It’s long been the gold standard of television broadcasting with its beautifully-filmed period dramas such as Gentleman Jack, crime thrillers like Line of Duty, comedies and Sir David Attenborough’s Blue Planet nature documentaries which area snapped up by television companies globally.
Now the BBC is joining up with ITV - whose own host of blockbusters include Love Island, Victoria and Broadchurch - to launch the UK streaming subscription service BritBox at £5.99 a months later this year.
The “battle for eyeballs” is being driven by two underlying trends impacting on the television business.
Consumer behaviour is changing with many people preferring the convenience of subscription services.
The other is business strategy with networks facing fierce competition from services like Netflix and now realising the benefits of consolidating their resources and offerings.
BritBox, available in the UK between October and December will offer shows such as Love Island, Victoria, Gentleman Jack, The Office, boxsets and new shows especially commissioned.
It will also feature thousands of hours of classic British comedies, dramas and documentaries.
Tony Hall, BBC director general, said: “We have a world-beating TV industry with outstanding content. The BBC and ITV are at the centre of that.
“Together, we have been responsible for delivering the majority of ‘must see’ moments on British TV over the last decade. That ‘must see’ content will now be on BritBox...
“With a remit to be daring and different, many future classics will be commissioned and live on BritBox for the future.”
ITV chief executive Carolyn McCall said the launch announcement was “a milestone moment”.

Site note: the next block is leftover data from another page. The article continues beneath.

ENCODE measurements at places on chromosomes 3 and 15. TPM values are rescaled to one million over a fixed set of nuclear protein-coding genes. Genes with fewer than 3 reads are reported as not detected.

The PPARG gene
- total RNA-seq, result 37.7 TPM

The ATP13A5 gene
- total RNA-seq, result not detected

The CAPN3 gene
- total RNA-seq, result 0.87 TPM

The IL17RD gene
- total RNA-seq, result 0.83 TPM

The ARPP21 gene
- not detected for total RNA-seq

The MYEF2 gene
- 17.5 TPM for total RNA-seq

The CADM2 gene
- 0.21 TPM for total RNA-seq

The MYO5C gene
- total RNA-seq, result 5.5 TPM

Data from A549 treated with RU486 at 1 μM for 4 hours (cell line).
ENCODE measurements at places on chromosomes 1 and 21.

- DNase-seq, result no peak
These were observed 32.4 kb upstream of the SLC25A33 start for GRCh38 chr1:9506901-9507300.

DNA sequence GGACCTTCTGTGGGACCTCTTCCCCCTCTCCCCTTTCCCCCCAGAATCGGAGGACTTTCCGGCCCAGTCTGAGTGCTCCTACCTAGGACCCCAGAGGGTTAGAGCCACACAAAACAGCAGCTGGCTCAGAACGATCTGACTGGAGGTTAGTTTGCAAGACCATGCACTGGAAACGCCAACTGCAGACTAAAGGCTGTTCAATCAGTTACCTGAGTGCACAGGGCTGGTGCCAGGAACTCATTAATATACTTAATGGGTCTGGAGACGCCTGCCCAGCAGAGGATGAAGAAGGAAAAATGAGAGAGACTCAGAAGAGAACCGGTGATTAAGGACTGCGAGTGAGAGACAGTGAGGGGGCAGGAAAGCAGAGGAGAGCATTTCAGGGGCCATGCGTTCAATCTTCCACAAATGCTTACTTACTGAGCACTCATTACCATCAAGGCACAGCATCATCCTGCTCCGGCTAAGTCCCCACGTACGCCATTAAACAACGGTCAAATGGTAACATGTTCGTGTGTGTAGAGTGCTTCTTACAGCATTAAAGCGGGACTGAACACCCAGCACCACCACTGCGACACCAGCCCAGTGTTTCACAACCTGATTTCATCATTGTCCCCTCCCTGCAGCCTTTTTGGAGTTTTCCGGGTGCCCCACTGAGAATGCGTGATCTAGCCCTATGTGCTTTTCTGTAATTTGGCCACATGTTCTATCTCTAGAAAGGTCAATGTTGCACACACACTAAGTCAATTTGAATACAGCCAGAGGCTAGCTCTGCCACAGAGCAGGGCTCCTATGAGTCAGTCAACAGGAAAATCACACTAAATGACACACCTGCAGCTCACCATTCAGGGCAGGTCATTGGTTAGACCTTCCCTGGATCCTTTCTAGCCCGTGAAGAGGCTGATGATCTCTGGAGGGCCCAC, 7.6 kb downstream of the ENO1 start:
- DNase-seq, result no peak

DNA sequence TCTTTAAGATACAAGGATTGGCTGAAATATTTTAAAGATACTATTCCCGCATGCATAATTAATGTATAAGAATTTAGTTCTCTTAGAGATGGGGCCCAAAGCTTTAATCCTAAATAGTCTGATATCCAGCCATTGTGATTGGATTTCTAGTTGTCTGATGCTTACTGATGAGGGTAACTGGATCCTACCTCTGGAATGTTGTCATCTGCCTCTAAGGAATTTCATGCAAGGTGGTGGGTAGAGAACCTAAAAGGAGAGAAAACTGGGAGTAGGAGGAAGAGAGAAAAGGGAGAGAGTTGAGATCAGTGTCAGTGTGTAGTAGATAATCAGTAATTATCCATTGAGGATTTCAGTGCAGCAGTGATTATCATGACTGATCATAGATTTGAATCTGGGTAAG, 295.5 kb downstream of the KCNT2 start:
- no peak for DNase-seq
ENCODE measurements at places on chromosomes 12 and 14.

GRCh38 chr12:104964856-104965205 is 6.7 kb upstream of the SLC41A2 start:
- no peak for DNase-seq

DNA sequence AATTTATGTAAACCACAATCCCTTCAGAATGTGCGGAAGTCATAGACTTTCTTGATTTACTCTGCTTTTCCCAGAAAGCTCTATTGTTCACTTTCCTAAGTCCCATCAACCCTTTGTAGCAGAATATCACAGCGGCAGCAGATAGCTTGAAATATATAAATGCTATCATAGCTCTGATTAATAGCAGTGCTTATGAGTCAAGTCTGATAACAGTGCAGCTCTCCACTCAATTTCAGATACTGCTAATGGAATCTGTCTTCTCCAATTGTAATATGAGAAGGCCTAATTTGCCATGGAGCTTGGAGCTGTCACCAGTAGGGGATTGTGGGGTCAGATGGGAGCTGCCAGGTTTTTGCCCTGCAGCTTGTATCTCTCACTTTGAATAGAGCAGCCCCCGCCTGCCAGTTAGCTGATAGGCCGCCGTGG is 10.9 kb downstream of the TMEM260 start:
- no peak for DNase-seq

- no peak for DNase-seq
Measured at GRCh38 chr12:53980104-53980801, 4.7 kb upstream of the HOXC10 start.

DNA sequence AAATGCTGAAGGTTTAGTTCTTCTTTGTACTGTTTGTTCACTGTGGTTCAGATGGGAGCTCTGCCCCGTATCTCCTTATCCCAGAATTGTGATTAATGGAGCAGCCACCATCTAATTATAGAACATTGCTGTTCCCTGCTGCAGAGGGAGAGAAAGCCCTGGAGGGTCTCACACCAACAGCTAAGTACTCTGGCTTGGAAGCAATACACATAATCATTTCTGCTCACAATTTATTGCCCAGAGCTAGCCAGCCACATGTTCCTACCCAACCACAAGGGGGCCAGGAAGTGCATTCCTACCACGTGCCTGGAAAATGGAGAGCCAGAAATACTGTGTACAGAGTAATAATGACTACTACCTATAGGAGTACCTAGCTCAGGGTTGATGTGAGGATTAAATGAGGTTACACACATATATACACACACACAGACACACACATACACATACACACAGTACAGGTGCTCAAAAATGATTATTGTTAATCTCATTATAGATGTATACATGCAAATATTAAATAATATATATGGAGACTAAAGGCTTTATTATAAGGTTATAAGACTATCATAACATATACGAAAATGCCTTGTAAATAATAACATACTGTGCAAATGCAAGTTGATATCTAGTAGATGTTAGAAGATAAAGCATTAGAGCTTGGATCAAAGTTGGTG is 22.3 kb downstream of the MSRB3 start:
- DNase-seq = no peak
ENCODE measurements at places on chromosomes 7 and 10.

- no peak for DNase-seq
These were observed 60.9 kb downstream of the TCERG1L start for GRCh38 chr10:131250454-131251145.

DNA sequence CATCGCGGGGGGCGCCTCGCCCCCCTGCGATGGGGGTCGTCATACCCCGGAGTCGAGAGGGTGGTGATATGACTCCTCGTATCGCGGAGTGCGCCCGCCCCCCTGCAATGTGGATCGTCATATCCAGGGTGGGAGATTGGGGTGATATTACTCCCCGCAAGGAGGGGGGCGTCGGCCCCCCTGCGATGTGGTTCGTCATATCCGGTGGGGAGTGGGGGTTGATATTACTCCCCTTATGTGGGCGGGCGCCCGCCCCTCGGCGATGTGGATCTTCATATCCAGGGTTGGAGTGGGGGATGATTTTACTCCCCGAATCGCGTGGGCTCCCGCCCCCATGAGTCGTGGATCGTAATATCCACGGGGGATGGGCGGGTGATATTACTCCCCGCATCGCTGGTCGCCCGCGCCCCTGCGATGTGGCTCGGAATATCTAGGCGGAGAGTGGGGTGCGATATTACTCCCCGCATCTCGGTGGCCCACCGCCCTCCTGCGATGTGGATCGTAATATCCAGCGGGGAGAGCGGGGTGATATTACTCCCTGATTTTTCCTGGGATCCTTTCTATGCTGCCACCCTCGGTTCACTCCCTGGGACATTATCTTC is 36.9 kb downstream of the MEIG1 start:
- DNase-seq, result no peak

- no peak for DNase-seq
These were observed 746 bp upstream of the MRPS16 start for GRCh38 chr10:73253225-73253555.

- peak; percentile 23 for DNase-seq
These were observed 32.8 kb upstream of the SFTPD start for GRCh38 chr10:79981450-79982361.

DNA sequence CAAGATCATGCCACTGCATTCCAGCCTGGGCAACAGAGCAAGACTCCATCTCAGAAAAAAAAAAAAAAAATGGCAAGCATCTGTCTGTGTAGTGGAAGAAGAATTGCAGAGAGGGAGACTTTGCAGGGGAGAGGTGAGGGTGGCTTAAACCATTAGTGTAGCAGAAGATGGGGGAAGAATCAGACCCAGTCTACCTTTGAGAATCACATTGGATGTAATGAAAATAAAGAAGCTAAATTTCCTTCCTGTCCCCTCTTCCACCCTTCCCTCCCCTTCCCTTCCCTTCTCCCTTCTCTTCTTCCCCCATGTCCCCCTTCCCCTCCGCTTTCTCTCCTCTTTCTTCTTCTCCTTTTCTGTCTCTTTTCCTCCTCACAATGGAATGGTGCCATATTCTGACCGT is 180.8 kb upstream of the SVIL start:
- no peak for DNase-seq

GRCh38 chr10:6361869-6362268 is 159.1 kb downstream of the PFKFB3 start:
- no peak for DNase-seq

“Subscription video on demand is increasingly popular with consumers who love being able to watch what they want when they want to watch it.
“They are also happy to pay for this ease of access to quality content, and so BritBox is tapping into this, and a new revenue stream for UK public service broadcasters.”
She said BritBox would contain “the largest collection of British boxsets ever - bringing the very best in past, present and future British programming and award-winning content to viewers all in one place”.
However, Tom Harrington, senior researcher at Enders Analysis, said while programmes like Morse and Midsomer Murders could be in the new line-up. many people did not see why they should “pay twice.”
“Excellent programmes, but these are the sort of things that people expect to get for free as part of their licence fee,” Mr Harrington said.
The Competition Commission previously vetoed a similar joint British service, suggesting viewers did not desire US shows.
Netflix announced earlier this yea it was raising prices.
A basic plan, allowing viewing on a single device and only in standard definition, remains unchanged at £5.99.
But its standard plan, which lets customers watch two screens and offers HD viewing, increased by £1 to £8.99 a month, while its premium offer, allowing four screens at a time and offers ultra HD, went up by £2 to £11.99 a month.